The state and illegality in Indonesia

The state and illegality in Indonesia. Edited by Edward Aspinall and Gerry van Klinken Leiden, Netherlands: KITLV Press, 2011.

Title The state and illegality in Indonesia
Place of Publication Leiden, Netherlands
Publisher KITLV Press
Publication year 2011
Sub-type Edited book
Volume 269
Series Verhandelingen van het Koninklijk Instituut voor Taal-, Land- en Volkenkunde
ISBN 9067183717
Language eng
Editor Edward Aspinall
Gerry van Klinken
Total number of pages 328
Collection year 2012
Formatted Abstract/Summary
The popular 1998 reformasi movement that brought down President Suharto’s regime demanded an end to illegal practices by state officials, from human rights abuse to nepotistic investments. Yet today, such practices have proven more resistant to reform than people had hoped.

Many have said corruption in Indonesia is "entrenched". We argue it is precisely this entrenched character that requires attention. What is state illegality entrenched in and how does it become entrenched? This involves studying actual cases. Our observations led us to rethink fundamental ideas about the nature of the state in Indonesia, especially regarding its socially embedded character.

We conclude that illegal practices by state officials are not just aberrations to the state, they are the state. Almost invariably, illegality occurs as part of collective, patterned, organized and collaborative acts, linked to the competition for political power and access to state resources. While obviously excluding many without connections, corrupt behaviour also plays integrative and stabilizing functions. Especially at the lower end of the social ladder, it gets a lot of things done and is often considered legitimate.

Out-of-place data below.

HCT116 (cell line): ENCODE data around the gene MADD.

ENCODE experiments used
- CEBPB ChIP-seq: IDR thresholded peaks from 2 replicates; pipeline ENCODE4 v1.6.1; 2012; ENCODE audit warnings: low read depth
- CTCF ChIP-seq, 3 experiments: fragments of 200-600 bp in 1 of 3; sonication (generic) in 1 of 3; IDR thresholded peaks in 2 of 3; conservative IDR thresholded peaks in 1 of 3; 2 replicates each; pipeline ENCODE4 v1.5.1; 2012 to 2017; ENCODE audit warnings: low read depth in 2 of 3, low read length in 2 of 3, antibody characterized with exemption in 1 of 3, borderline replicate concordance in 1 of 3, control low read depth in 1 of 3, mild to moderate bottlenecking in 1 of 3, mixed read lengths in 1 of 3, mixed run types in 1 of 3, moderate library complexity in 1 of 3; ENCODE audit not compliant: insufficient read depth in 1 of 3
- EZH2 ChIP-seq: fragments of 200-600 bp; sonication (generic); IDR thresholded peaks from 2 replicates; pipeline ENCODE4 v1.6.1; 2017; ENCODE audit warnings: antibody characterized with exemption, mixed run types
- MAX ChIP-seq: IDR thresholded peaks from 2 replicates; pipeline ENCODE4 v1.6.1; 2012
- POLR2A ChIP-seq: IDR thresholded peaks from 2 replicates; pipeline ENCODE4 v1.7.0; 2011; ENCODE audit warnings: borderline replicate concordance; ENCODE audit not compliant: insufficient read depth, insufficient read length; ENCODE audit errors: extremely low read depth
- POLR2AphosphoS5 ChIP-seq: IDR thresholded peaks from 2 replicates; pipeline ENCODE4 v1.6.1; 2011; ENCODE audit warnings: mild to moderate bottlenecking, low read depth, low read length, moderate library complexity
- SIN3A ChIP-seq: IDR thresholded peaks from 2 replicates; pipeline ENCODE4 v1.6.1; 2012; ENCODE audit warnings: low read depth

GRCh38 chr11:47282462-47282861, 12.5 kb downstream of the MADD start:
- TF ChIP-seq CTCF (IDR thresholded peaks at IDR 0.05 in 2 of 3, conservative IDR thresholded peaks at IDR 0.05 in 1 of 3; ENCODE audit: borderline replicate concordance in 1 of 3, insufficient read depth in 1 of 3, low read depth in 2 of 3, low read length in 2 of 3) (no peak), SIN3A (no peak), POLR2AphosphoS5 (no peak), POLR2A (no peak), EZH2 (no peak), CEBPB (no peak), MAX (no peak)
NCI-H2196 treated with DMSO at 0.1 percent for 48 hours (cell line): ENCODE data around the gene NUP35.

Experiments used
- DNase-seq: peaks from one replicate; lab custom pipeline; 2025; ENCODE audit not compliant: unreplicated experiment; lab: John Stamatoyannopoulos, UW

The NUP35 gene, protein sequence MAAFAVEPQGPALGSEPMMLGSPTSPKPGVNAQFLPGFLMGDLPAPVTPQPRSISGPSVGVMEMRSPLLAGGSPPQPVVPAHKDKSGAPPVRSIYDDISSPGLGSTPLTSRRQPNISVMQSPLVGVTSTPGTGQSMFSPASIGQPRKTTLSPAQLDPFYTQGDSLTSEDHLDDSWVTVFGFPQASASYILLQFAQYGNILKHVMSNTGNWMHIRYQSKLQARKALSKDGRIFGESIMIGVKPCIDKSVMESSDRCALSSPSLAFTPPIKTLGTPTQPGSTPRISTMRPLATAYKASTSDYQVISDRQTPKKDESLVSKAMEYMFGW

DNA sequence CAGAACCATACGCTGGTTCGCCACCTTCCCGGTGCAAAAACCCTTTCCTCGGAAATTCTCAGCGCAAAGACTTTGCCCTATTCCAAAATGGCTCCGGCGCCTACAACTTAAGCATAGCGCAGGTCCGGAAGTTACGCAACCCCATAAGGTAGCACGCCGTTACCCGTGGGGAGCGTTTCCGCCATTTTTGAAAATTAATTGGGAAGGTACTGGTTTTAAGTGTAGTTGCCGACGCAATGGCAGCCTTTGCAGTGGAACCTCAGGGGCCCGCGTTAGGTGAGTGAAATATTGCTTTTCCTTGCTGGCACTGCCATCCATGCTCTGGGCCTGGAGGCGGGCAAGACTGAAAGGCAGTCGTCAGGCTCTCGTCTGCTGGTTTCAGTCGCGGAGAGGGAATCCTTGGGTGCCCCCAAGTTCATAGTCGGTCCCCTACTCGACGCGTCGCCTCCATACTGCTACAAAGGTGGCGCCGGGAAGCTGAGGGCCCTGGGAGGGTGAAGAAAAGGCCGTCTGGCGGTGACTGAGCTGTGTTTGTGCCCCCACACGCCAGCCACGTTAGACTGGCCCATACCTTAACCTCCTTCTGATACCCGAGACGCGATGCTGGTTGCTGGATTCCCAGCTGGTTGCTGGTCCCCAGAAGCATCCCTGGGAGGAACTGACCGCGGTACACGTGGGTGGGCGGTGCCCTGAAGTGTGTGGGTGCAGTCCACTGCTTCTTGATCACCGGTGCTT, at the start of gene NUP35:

This book may be read as a defence of area studies approaches. Without the insights that grew from applying our area studies skills, we would still be constrained by highly stylised notions of the state, which bear little resemblance to the state’s actual workings. The struggle against corruption is a long-term political process. Instead of trying to depoliticize it, we believe the key to progress is greater popular participation.  [From publisher's website]
Q-Index Code AX
Q-Index Status Confirmed Code
Institutional Status Non-UQ
Additional Notes Distributed by the University of Hawai'i Press, for KITLV Press, for sale only in the U.S., its dependencies, Canada, and Mexico

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Created: Fri, 06 Jan 2012, 11:09:48 EST by Kimberly Dobson on behalf of School of Historical and Philosophical Inquiry